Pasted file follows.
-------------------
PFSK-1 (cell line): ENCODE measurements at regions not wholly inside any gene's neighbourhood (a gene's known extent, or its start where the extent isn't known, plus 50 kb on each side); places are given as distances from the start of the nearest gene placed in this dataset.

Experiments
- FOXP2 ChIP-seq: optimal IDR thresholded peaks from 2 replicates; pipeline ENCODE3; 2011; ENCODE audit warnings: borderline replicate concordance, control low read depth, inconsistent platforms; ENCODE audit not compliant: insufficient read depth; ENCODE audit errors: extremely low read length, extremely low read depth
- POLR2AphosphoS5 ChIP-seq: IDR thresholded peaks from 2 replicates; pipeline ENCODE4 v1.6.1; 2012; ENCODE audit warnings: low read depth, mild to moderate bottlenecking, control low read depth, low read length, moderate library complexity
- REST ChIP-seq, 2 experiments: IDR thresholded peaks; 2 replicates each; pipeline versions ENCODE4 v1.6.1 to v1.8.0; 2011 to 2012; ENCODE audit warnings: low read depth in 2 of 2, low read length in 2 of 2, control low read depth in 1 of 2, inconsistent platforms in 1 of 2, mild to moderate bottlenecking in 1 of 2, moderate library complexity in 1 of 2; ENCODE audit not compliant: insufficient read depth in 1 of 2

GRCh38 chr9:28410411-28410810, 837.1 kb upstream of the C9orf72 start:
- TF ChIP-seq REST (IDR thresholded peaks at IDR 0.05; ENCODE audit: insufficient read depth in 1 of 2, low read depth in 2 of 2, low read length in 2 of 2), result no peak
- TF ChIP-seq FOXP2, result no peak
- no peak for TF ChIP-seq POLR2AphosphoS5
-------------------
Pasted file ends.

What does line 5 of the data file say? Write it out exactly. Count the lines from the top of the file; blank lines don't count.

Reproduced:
- REST ChIP-seq, 2 experiments: IDR thresholded peaks; 2 replicates each; pipeline versions ENCODE4 v1.6.1 to v1.8.0; 2011 to 2012; ENCODE audit warnings: low read depth in 2 of 2, low read length in 2 of 2, control low read depth in 1 of 2, inconsistent platforms in 1 of 2, mild to moderate bottlenecking in 1 of 2, moderate library complexity in 1 of 2; ENCODE audit not compliant: insufficient read depth in 1 of 2